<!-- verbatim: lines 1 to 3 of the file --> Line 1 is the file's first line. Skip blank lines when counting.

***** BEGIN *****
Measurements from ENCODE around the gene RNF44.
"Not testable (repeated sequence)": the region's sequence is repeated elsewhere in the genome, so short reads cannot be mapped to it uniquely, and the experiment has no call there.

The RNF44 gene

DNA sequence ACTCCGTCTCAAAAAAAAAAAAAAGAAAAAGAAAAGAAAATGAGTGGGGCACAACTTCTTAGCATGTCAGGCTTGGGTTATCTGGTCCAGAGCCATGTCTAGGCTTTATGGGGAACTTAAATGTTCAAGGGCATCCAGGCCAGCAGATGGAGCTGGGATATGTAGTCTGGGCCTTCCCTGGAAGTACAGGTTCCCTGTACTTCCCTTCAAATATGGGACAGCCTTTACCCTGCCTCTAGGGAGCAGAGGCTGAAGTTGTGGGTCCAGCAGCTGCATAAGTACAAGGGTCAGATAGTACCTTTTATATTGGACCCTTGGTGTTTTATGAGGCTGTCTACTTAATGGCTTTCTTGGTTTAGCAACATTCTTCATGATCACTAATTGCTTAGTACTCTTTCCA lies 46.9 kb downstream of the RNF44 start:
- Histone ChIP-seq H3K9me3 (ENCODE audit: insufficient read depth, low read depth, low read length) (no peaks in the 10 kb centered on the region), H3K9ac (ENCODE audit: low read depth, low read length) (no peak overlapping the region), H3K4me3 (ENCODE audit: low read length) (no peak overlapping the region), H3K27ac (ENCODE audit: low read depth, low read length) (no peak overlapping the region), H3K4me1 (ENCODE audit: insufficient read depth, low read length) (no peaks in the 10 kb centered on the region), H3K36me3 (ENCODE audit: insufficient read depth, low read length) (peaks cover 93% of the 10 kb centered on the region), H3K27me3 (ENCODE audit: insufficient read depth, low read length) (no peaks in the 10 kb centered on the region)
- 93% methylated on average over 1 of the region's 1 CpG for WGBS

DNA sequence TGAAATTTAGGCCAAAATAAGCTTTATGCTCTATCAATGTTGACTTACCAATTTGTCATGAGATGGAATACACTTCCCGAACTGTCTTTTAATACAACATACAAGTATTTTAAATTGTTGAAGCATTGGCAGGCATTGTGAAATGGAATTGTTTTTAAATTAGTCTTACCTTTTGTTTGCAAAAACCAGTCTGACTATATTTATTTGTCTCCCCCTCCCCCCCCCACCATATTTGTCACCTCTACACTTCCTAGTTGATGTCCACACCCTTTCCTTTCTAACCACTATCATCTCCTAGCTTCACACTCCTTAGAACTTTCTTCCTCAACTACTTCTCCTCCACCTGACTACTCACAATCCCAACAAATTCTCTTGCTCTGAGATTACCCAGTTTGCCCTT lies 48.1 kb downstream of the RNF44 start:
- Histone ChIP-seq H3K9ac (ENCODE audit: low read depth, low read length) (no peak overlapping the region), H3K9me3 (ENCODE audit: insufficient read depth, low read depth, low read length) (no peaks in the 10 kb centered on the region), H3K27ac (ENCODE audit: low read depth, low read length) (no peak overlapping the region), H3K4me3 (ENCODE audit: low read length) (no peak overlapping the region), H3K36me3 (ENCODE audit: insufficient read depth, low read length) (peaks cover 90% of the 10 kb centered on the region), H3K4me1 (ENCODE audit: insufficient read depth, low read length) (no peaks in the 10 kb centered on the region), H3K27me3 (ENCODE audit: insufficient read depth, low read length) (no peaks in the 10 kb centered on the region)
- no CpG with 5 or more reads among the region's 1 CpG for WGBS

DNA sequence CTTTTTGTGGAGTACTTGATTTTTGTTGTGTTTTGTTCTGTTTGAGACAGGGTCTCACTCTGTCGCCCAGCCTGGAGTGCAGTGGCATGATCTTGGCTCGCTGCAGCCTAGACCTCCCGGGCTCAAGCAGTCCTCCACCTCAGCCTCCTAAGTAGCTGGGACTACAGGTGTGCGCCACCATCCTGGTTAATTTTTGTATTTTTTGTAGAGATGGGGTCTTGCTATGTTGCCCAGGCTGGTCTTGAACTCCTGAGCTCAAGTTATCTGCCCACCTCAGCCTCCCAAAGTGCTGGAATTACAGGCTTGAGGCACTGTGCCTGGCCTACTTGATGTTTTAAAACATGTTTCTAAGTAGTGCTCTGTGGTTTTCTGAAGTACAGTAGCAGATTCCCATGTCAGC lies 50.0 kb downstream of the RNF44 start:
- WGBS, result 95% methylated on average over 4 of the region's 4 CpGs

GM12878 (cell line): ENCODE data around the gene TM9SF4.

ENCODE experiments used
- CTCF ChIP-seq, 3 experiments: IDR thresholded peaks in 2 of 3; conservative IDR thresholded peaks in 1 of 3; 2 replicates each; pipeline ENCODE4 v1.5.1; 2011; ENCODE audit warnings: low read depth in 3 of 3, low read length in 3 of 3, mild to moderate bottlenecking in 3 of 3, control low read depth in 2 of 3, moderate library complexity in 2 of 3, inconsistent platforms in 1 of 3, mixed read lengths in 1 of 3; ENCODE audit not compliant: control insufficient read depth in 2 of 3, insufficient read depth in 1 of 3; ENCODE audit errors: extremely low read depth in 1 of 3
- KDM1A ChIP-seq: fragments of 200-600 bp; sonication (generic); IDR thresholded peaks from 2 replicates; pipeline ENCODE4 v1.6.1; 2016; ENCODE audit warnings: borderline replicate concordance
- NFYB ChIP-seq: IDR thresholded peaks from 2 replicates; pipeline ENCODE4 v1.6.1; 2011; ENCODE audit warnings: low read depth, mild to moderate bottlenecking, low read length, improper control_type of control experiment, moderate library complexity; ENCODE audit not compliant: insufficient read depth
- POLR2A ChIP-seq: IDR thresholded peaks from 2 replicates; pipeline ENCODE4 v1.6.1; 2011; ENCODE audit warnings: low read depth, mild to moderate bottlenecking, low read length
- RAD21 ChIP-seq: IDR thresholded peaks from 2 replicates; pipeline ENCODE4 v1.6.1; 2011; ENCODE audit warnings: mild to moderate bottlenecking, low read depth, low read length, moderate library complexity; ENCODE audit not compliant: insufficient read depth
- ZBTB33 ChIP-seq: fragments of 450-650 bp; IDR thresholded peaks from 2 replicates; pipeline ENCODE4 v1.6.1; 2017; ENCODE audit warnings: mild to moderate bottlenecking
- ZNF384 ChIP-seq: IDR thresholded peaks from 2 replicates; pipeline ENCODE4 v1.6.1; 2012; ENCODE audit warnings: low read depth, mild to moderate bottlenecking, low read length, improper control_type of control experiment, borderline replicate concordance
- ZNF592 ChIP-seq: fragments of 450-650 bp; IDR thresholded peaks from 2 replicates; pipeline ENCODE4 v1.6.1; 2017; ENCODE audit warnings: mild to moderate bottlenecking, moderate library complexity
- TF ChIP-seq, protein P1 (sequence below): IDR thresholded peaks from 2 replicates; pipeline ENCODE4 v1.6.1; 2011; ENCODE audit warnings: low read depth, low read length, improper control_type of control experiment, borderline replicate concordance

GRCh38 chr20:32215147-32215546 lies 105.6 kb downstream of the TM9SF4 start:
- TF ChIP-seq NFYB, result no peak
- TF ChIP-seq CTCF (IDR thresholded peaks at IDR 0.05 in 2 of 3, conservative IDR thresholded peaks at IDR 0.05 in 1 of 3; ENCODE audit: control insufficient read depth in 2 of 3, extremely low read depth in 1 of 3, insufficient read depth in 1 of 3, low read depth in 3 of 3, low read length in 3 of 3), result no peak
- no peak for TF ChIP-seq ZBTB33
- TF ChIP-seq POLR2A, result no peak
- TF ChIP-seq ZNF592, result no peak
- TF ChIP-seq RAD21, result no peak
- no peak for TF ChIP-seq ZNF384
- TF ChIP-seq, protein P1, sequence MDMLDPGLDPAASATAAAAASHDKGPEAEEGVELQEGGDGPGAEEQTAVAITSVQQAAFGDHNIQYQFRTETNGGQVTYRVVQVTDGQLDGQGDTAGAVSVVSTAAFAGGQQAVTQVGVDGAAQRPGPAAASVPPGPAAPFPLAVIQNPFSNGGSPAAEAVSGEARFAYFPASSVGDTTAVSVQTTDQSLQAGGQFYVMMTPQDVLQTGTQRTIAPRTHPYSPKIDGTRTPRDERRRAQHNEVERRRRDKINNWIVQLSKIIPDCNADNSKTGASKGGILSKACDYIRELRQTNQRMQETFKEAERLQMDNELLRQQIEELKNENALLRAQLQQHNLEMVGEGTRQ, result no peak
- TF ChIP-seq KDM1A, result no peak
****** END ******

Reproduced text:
Measurements from ENCODE around the gene RNF44.
"Not testable (repeated sequence)": the region's sequence is repeated elsewhere in the genome, so short reads cannot be mapped to it uniquely, and the experiment has no call there.

The RNF44 gene